MM: The reality is that Hungary needs to be simpler, and we are now at the beginning of a complete simplification process. I am absolutely sure that they will start a new administrative management system. But that is not an easy task. In Hungary you have almost 4 million people paying taxes on their revenue, and out of them some hundreds of thousands are employed by the Hungarian state. But even though we are at just the beginning of this process, even over the last 5 years the state system has transformed. For more people it is much easier to manage your personal affairs, such as renewing your driver’s license or other dealings with the state. The administration has become much more simplified than at any time in the past. However, there is a lot of fear of this type of change. In terms of bureaucracy, while there have been steps in the right direction towards simplification, I do not think the complexity of the back offices of the government influence the decisions of the government.
In terms of investments, what sectors of the economy are French companies most active in?
MM: They are present in every sector of the Hungarian economy. As I mentioned, France is the 4th largest investor in Hungary, so French companies are present in all industries, including electricity, water systems, agriculture and healthcare.
Are Hungarians particularly innovative? How does this impact the healthcare industry within the country?
MM: Yes, Hungarians are very innovative. The Hungarian educational system is more developed compared to other countries, especially in the fields of science. Hungarians are advanced in many areas, including healthcare, chemistry and medical education. And because of this we have more than 2,000 foreigners studying here right now. However, due to the Hungarian public healthcare system, Hungarian doctors have to work with less in terms of infrastructure to see an increasing number of patients. This problem will persist, as the healthcare system has little money to invest in more infrastructure. Currently, the total amount of unpaid invoices in the Hungarian healthcare system is 40 billion HUF.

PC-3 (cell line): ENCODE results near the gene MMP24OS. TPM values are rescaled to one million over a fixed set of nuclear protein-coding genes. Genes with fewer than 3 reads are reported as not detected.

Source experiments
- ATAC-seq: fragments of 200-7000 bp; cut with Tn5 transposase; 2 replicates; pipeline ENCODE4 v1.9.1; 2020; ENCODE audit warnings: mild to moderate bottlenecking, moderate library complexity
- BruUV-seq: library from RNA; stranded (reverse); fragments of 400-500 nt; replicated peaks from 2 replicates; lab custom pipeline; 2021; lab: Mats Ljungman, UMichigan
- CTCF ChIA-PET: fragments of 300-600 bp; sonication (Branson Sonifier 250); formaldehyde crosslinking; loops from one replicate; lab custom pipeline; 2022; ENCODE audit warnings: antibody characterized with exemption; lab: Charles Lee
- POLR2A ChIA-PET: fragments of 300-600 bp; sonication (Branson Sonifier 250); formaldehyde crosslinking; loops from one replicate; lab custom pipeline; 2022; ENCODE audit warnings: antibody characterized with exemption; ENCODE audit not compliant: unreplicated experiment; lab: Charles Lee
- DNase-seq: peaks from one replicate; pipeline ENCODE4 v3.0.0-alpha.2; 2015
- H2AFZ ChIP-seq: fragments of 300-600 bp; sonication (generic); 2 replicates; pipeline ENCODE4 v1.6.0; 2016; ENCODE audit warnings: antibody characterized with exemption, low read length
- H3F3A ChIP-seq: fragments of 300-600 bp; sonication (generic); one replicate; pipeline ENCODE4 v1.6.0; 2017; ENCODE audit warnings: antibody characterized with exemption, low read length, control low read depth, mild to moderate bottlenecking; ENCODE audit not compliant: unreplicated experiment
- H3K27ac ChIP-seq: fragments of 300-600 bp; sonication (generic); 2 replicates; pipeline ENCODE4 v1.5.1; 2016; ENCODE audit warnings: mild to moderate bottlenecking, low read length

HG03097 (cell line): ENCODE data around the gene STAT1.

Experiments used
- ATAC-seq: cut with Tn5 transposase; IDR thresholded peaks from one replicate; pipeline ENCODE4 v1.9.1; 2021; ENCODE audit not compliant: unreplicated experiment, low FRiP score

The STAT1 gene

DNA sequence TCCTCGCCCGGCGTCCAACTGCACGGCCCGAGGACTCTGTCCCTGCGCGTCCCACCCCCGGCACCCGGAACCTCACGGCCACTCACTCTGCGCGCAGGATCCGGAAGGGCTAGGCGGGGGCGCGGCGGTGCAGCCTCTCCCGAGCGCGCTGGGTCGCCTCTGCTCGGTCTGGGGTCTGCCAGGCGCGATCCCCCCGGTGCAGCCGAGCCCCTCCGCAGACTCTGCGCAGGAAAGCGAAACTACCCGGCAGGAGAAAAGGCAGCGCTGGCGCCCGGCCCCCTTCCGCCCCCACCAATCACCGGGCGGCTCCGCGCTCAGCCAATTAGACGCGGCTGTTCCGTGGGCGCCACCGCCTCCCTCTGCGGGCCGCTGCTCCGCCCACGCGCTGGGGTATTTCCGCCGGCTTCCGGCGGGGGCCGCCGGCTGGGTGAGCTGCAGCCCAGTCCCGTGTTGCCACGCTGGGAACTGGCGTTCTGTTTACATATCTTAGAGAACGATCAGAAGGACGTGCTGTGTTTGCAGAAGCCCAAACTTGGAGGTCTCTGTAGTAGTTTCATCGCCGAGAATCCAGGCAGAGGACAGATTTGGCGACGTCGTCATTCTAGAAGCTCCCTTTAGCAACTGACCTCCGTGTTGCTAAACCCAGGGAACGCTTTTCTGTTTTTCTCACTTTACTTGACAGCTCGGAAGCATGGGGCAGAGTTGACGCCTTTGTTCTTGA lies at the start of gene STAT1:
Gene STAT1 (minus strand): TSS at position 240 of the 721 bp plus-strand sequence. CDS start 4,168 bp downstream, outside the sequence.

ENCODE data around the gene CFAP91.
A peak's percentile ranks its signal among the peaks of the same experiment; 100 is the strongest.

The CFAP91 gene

What are some of the similarities and differences between the Hungarian and French business cultures?
MM: The business culture here in Hungary is quite different than in France, but French companies that are investing in Hungary are doing so in cooperation with Hungarians. Even though the legal system is different and the culture is different, it is not an obstacle for French companies. There are some peculiarities, however, every time I speak with French CEOs about the business culture here, they are usually not speaking of difficulties, and when they are, they talk mainly about challenges within the fiscal and legal system. That being said, CEOs rarely mention any major difficulties in these areas.
AD: Hungarians do have different attitudes, and tend to not be as optimistic as their French counterparts. There is also a difference with regards to the relationship workers have with their superiors. Hungarians tend to respect hierarchy and are hesitant to give you their own opinions. Intercultural differences do exist, and you need to know that when you are investing here and adapt your way of managing people.
What is one piece of advice that you would give French companies looking to invest in Hungary for the first time?
MM: First, I would start with contacting organizations in France, including the Chamber, to start and organize things before you arrive. Once you arrive in Hungary, contact the French Chamber here. We have experts among our members and organize events for our members to give advice on a wide range of topics.
What motivated you to join the French Chamber?
MM: CCI is a community, and allows you to organize both your professional and non-professional life. It offers professional networking events, cultural events and the chance to build relationships. It can also provide advice on how to navigate any potential problems with the local authorities.
AD: The Chamber allows you to develop professional contacts and relationships outside of the work environment, for example sport events and museum exhibits, and these relationships are essential to doing business in Hungary.